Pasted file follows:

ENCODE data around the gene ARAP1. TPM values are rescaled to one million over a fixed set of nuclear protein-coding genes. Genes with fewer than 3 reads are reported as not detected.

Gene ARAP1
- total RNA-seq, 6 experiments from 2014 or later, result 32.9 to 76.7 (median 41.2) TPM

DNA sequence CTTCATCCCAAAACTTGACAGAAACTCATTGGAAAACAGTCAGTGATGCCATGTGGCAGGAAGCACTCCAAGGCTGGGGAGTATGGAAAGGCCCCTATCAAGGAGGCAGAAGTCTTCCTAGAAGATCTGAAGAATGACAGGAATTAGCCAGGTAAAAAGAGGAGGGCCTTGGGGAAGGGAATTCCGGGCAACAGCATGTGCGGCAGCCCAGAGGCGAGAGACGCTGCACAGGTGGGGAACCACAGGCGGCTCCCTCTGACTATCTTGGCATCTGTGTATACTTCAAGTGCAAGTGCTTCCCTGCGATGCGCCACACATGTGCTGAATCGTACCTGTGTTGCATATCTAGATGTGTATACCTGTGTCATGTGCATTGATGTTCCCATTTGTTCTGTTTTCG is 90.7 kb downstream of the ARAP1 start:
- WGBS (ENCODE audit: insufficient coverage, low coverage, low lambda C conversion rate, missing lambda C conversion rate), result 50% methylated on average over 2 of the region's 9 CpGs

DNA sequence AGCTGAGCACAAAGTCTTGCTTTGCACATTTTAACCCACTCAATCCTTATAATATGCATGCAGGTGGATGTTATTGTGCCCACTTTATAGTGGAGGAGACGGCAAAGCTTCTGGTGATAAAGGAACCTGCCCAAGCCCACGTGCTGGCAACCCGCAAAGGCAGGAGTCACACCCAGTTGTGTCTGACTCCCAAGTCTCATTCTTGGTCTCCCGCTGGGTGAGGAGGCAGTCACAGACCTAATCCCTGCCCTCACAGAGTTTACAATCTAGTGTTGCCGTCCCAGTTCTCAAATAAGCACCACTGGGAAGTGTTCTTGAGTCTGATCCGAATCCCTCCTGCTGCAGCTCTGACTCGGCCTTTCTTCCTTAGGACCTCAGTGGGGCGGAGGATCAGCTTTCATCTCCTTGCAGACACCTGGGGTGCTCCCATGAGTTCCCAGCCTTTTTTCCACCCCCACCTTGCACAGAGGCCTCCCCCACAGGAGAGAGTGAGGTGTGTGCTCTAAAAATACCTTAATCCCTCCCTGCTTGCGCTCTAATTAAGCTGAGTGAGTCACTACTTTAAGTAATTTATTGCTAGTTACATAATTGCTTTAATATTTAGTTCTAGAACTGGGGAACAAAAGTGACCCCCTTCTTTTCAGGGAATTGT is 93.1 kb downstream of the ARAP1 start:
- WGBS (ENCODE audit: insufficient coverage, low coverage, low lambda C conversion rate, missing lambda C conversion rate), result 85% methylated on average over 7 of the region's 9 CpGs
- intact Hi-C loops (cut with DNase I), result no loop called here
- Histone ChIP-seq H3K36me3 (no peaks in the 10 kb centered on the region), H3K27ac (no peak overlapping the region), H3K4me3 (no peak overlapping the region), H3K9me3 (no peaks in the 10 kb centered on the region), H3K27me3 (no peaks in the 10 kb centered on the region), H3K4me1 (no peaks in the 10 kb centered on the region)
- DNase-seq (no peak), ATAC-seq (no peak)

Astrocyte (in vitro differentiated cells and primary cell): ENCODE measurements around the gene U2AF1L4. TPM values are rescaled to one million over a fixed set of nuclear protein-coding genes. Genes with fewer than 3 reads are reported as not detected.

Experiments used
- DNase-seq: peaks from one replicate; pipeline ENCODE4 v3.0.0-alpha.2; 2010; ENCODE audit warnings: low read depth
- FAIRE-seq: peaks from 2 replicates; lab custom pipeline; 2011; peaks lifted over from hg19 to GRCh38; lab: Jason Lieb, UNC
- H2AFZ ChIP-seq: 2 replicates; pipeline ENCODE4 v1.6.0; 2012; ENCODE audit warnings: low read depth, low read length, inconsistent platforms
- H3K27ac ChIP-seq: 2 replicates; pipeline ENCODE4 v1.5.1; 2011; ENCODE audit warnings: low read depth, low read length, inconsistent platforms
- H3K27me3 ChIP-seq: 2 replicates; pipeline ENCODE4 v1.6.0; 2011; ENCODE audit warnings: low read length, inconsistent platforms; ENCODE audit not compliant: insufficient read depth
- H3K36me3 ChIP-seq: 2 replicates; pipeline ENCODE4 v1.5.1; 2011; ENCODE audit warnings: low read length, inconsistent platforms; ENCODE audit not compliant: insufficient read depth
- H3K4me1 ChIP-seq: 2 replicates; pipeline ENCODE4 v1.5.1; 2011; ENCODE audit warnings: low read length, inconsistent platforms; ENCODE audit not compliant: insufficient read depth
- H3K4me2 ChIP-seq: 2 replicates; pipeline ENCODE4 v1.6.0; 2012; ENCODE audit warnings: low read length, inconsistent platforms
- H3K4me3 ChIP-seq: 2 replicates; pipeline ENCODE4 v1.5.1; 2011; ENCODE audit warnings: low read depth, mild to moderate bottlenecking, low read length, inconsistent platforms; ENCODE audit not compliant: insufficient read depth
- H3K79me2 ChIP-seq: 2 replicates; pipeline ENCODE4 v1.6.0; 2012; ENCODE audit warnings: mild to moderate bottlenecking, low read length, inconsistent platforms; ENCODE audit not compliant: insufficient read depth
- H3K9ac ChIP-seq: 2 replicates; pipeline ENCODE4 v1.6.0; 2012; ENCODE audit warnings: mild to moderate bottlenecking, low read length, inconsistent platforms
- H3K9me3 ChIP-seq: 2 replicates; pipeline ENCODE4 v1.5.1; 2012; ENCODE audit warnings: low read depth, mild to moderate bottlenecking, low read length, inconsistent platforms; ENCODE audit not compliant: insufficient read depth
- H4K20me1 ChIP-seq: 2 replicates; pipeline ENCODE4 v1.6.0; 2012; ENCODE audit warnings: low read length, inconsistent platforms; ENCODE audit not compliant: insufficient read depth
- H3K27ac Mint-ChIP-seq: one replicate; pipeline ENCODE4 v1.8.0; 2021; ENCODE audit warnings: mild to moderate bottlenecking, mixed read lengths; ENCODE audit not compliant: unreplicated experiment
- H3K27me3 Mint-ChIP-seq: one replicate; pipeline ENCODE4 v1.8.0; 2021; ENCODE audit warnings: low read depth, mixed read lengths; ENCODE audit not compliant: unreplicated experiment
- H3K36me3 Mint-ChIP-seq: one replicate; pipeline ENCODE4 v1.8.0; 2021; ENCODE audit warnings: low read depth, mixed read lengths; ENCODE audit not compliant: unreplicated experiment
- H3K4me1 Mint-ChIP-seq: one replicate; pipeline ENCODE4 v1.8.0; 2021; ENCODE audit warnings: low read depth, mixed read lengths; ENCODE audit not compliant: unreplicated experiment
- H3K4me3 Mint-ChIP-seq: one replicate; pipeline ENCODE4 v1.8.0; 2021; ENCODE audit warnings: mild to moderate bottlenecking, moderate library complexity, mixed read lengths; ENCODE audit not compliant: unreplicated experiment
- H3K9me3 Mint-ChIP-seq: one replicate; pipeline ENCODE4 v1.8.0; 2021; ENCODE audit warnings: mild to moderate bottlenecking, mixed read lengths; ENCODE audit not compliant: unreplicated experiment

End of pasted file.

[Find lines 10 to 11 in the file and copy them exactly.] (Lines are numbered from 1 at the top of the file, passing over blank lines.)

- DNase-seq (no peak), ATAC-seq (no peak)

Astrocyte (in vitro differentiated cells and primary cell): ENCODE measurements around the gene U2AF1L4. TPM values are rescaled to one million over a fixed set of nuclear protein-coding genes. Genes with fewer than 3 reads are reported as not detected.